Economists are not known as 'dismal scientists' for nothing: for the past two years the public has witnessed a virtual competition among them to see who could deliver the most dire prognosis for growth in the months and years ahead.
Last week, however, the two main, independent economic forecasters, the ESRI and the Central Bank, both talked about the end of a recession being in sight, and we also saw the publication of the Bord Snip Nua report, which set out a pathway to returning government spending to a more sustainable level.
So maybe it's time to take stock, not of the problems facing the Irish economy, but about those things that might, just might, bring us back to some kind of economic growth.
First, our export performance has been nothing short of outstandingly good, especially considering how strong the euro has been, and how badly world trade has collapsed. For the first four months of this year, exports actually rose by more than 3% relative to the same period in 2008. That's in sharp contrast to the performance of most other economies: US and eurozone exports were down close to 20% during that period. So bad as things undoubtedly are, our export sector is continuing to do extremely well in a relative sense.
Second, the government is at least making the right noises about dealing with the huge fiscal deficit. It has already reduced public sector pay per employee by about 7.5%, through the pension levy, and is now equipped with the recommendations of An Bord Snip Nua to go much further and cut anything up to another €5.3bn, or 9.3% of day-to-day spending, which would cut the deficit by roughly a quarter if the report were to be implemented in full.
Third, the private sector is clearly cutting costs on a large scale. Wages are declining in some areas, and prices are falling across the board. This will certainly help the competitiveness of the economy, as well as boosting the living standards of those on fixed incomes, often the poorest in society.
Fourth, the banking system has been stabilised. We can argue forever about the way in which it was done, and how much it will cost the state eventually. We can debate whether the banks should now be nationalised, or indeed whether this should have happened months ago. We can worry about whether bank executives are feeling enough pain following their bad decisions. But at least we don't have to worry about whether our banks will go bust tomorrow. The importance of this should not be underestimated.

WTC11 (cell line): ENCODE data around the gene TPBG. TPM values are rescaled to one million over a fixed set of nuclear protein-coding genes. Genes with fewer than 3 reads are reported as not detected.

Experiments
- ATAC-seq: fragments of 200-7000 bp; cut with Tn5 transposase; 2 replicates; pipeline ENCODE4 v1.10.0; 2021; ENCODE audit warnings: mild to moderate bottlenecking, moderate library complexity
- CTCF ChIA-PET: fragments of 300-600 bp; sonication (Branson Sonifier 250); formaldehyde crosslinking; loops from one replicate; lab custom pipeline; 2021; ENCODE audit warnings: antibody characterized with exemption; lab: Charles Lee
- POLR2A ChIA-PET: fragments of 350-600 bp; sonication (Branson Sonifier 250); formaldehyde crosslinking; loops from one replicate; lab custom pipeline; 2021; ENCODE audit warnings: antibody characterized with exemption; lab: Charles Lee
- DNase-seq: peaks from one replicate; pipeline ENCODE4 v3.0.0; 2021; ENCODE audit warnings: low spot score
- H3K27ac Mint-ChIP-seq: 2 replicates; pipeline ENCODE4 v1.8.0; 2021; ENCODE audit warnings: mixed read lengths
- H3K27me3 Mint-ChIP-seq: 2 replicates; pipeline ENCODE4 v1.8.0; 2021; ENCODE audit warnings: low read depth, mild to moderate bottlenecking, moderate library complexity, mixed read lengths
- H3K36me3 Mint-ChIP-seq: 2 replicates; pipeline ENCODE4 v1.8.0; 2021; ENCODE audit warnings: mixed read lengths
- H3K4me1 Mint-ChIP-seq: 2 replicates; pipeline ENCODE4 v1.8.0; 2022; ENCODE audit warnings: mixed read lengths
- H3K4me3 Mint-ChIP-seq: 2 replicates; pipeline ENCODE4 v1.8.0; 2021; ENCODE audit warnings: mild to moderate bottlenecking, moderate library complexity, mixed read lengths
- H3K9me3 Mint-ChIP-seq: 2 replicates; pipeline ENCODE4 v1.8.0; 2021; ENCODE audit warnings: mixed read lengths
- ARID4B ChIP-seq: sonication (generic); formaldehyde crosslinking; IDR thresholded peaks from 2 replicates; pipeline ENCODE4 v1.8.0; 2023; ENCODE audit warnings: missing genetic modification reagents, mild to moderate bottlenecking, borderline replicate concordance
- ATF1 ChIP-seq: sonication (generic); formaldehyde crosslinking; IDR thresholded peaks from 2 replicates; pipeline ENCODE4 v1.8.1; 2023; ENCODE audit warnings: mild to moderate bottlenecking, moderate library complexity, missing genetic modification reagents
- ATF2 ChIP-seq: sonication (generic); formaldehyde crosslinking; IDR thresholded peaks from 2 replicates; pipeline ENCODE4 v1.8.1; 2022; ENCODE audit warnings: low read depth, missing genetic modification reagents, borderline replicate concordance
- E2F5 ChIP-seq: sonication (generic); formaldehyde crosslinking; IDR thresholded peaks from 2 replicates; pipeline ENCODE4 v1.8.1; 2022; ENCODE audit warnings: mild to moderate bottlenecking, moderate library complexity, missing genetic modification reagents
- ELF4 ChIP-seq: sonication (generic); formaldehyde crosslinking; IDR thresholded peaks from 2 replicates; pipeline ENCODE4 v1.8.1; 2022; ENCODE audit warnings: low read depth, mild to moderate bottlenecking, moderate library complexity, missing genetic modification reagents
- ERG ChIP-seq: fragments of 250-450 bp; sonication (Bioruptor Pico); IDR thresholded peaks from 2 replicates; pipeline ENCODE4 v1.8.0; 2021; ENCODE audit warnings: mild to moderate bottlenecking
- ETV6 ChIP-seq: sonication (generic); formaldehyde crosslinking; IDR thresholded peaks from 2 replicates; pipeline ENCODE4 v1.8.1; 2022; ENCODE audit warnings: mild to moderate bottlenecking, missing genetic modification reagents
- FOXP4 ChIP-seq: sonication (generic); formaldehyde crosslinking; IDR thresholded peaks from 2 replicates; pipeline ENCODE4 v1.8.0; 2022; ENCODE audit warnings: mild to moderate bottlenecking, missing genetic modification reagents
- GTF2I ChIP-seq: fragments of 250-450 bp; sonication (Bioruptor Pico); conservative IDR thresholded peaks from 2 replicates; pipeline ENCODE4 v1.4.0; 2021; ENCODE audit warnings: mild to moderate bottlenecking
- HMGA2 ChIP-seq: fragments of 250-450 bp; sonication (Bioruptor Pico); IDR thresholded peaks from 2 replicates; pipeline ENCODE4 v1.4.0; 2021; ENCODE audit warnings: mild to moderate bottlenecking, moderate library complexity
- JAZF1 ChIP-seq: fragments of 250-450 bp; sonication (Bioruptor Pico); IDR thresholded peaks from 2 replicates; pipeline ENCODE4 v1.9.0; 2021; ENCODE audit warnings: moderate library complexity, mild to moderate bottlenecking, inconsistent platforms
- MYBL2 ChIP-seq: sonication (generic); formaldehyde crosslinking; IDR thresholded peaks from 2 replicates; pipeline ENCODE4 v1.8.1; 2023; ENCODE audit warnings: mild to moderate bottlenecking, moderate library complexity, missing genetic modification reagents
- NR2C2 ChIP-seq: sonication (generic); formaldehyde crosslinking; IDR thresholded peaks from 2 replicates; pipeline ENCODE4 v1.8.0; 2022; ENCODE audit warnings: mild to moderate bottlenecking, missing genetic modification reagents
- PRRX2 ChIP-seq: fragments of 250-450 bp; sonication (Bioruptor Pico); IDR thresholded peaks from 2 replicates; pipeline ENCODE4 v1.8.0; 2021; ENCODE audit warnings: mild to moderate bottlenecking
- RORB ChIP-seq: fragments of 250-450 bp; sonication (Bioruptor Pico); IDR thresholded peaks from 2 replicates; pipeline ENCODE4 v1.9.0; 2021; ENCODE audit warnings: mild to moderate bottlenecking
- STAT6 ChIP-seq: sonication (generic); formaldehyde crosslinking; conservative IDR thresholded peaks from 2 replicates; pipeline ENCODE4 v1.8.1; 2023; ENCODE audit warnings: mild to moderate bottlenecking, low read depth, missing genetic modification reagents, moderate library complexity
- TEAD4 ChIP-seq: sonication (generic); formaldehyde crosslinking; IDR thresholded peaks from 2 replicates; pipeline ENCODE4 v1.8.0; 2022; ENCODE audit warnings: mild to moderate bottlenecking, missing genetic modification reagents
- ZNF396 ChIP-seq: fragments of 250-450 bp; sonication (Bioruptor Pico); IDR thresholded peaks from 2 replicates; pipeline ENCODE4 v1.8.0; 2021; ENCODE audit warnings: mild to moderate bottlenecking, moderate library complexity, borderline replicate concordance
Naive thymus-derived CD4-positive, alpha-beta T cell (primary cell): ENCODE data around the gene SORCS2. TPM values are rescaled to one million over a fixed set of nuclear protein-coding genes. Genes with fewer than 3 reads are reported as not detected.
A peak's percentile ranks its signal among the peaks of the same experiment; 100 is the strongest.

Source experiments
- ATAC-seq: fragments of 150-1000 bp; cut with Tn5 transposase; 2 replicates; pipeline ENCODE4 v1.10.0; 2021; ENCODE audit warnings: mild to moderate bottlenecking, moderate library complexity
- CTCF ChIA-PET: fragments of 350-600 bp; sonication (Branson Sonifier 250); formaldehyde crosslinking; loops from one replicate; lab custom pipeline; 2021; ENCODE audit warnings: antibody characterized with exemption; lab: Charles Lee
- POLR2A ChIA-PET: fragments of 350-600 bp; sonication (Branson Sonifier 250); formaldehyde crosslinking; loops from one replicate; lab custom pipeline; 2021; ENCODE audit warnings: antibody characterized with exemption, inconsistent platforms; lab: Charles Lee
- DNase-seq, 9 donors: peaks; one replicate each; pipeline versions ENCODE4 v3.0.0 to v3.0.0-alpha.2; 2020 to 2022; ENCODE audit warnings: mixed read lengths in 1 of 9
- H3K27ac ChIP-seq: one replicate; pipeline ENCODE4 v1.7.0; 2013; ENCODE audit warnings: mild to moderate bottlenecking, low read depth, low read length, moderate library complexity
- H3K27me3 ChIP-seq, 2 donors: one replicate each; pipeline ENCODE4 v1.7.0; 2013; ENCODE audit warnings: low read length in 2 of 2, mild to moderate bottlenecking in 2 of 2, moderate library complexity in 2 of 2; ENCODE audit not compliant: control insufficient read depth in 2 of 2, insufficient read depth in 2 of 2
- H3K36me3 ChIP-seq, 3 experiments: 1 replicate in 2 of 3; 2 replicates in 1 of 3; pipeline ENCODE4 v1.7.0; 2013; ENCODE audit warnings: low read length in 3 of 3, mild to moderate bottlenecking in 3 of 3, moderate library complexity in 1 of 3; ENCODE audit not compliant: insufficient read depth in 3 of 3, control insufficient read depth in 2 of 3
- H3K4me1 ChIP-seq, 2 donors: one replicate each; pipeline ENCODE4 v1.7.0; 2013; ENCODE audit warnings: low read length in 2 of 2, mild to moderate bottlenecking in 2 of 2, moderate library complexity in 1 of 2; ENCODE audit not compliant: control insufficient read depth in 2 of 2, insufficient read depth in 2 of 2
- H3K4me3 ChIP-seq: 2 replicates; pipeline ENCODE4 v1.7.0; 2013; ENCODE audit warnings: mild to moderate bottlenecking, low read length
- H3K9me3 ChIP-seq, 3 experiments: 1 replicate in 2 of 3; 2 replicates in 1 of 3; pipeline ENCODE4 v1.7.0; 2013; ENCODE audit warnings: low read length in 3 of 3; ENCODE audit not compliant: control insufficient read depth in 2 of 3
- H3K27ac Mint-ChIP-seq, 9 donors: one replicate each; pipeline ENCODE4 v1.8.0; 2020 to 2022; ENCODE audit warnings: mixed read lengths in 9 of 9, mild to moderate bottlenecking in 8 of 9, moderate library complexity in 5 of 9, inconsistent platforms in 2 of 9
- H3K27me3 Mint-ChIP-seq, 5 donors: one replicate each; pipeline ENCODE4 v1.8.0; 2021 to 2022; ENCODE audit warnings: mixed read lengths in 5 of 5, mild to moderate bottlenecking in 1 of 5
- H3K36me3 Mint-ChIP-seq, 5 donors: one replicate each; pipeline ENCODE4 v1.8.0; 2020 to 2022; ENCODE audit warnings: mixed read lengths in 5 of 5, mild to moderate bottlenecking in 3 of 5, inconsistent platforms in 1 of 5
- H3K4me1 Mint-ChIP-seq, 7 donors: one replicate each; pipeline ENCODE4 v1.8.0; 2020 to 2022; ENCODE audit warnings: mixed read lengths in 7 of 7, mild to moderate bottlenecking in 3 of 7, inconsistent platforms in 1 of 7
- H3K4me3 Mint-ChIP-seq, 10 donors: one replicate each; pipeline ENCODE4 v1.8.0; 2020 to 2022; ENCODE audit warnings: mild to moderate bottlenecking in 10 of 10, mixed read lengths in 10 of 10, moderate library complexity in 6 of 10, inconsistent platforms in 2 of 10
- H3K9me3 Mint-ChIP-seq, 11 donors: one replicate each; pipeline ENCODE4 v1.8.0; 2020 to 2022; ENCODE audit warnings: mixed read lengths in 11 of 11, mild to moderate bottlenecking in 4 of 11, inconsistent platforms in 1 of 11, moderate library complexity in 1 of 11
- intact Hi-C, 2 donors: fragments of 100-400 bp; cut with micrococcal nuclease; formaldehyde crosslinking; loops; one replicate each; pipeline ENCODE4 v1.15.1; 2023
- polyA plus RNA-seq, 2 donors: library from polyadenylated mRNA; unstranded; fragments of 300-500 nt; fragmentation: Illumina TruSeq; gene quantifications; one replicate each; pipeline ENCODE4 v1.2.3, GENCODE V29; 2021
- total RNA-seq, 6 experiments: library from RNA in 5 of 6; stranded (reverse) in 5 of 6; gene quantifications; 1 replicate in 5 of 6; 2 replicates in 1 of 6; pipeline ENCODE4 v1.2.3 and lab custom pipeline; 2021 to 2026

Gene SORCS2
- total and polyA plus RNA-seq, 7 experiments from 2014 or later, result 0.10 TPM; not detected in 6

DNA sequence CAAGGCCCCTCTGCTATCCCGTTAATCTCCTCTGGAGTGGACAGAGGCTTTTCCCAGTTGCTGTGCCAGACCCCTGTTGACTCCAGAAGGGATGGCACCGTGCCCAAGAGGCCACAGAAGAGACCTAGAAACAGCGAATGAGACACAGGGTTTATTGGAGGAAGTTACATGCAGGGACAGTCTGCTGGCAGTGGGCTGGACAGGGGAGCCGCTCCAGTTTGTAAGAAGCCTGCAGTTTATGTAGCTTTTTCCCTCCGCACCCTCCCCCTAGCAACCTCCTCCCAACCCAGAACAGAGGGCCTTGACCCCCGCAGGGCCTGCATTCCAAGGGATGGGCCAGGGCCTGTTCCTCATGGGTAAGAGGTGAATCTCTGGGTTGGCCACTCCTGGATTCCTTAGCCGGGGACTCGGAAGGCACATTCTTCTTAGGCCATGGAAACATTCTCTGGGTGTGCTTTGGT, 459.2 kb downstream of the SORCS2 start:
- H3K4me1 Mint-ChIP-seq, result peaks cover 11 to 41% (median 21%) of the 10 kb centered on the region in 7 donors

Certainly, there are caveats to the above. There is no guarantee that the report of An Bord Snip will be implemented in full, or indeed at all. The strength of the euro may damage exports in the next few months. The world economy could take another dip. And – perhaps most importantly of all – the cumulative 9% increase in the effective top rate of income tax, PRSI and levies since the end of last year could have a serious negative impact.
But let's not forget the potential positives, as well as the potential negatives. Also note the long-term structural factors that have largely been overlooked recently, but are still in place for the economy, such as our low corporation tax rate, our well-educated workforce, and our membership of the EU and of the eurozone.
All in all, while there is no reason to get excited about growth over the next year or so, there are at least some reasons to think that we might be moving in the right direction, and that if policy makers make the right decisions, a timeline out of this economic crisis could become clearer. The light at the end of the tunnel isn't always an oncoming train.
Eoin Fahy is chief economist with KBC Asset Management. The views expressed are his own